Most of these bulls are pushing six or seven years old and have 96% of their body weight. This age group will have a well rounded antler shape, and the front points are two-thirds the length of their nose. The beams are 48 to 50 inches long. Most important is that the points in respect to the overall rack look pronounced. Sword points are 16 to 20 inches long, and the rack looks large for their body size. These bull’s girths are large, their hips and chest are heavy and they look and act like mature herd bulls.
350 – 360 B&C
One feature this class of bulls has is a set of antlers proportionally larger than their body size. The front points will not be much longer than a 340-class, but the main beams are longer, pushing the mid-50-inch mark in some instances. However, the most outstanding features are his thirds, fourths and back points. They’re all close to the same length and very long. When you look at him, the back half of his rack stands out. When he turns broadside, the beams sweep back two-thirds the length of his body.
Super Bulls • Over 370 B&C
These bulls are usually at their peak in age and body weight. Their bodies will appear to be huge because of their heavy body girth. All points are extremely long and well over 20 inches. The two brow tines usually go past their nose before turning up, with the third point pushing 25 inches long. The royal is over 26 inches and the back point is no more than 20 percent shorter than the sword point. All you see on this bull is antlers. His rack is as long as his body and all the points are long. In fact, his points are so long they all appear the same length. The rack dwarfs the bull’s body. This type of bull is the easiest to judge.
The most important factor when determining which bracket a bull ends up in is length of points. Mass, spread and length of main beams are of lesser importance. In some respects, they’re like mule deer – what is lacking in inside spread can be easily made up in point length. A seventh point will also help a bull make up for inches he might have lost because of a narrow spread. There are other considerations to a rack that will contribute to its score – extra points, excessively wide inside spread and extraordinarily long main beams. You can learn to adjust this basic system with some practice.
Bulls that make it over the top to old age will start antler regression. The rack usually has short thirds and fourths and the back point will be missing. The front risers will start to grow longer, sometimes becoming over 20 inches in length. Usually the main beams don’t lose much in length. The age of a bull really does contribute to the rack size. In states that have severe wintering conditions, like Wyoming, Montana and Idaho, this regression is more predominant. In southwestern states where bulls don’t fend off the snow and cold, they seem to keep their point length to an older age. If a bull lives long enough, sooner or later his rack will regress.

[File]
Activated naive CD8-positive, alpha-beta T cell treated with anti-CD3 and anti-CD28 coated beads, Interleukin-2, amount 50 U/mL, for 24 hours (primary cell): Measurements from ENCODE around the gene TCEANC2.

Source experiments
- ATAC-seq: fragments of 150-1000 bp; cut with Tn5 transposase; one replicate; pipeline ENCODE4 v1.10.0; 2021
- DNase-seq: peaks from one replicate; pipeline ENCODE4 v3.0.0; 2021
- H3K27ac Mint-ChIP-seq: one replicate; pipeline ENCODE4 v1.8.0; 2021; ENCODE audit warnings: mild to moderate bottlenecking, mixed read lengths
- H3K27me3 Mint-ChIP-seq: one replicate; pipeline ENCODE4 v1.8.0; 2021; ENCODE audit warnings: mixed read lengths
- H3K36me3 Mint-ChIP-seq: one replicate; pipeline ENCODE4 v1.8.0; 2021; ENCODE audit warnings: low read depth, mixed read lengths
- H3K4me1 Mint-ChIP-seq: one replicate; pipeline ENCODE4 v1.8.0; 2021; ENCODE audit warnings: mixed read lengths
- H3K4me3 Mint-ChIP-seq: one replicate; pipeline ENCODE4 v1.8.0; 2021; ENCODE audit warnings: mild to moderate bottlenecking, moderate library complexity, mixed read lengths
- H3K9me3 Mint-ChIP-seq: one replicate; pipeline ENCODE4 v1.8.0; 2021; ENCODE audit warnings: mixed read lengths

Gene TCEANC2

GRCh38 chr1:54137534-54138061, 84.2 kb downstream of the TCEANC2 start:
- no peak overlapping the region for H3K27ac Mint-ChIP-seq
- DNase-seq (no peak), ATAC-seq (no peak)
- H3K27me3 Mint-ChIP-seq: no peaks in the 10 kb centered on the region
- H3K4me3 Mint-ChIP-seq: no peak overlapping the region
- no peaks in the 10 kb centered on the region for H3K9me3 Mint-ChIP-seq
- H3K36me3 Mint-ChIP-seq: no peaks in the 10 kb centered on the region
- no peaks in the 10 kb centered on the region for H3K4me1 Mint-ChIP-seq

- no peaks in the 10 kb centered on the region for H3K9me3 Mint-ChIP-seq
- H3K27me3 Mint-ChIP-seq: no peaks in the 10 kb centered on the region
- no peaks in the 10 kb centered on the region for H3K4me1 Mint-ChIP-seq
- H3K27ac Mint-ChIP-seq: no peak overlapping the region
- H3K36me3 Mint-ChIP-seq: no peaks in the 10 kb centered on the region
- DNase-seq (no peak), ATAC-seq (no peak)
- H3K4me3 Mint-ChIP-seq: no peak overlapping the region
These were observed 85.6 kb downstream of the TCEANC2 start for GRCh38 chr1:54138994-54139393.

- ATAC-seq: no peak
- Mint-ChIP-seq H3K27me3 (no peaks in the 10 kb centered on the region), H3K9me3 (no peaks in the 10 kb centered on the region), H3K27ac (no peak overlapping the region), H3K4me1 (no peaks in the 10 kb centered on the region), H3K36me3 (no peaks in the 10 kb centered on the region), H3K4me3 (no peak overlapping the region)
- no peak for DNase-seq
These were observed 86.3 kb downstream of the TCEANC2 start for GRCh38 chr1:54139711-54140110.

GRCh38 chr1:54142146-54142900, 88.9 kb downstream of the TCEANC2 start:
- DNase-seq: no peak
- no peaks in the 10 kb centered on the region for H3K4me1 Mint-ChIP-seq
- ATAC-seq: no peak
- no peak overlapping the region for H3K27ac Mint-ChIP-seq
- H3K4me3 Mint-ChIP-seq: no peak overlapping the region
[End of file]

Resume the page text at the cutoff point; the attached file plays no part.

A particular way to practice rack bracketing is to watch elk hunting videos. In most videos you can get a variety of racks to compare. You watch them alive, and after the harvest the hunter usually gives you its gross score. The Eastmans’ YouTube channel and our videos on Amazon Prime and Waypoint TV along with our weekly show on The Outdoor Channel are great places to watch footage of big bull elk.
There is no secret to this system – it’s just a matter of identifying bulls from each one of the rack bracket classes. The system isn’t for a net B&C score on a bull, rather just a rough gross score. It gives you an idea what rack class the bull is in. Start making it into a mind game, automatically looking at bulls whether mounted, in a photo, or live. Suddenly the rack class will pop into your head. Like any system there will be times that you’ll misjudge. For instance, what appears to be a 370 might be a 350 because of a narrow spread or front risers that are short, but it is a system that will give you a solid starting point for field judging bulls.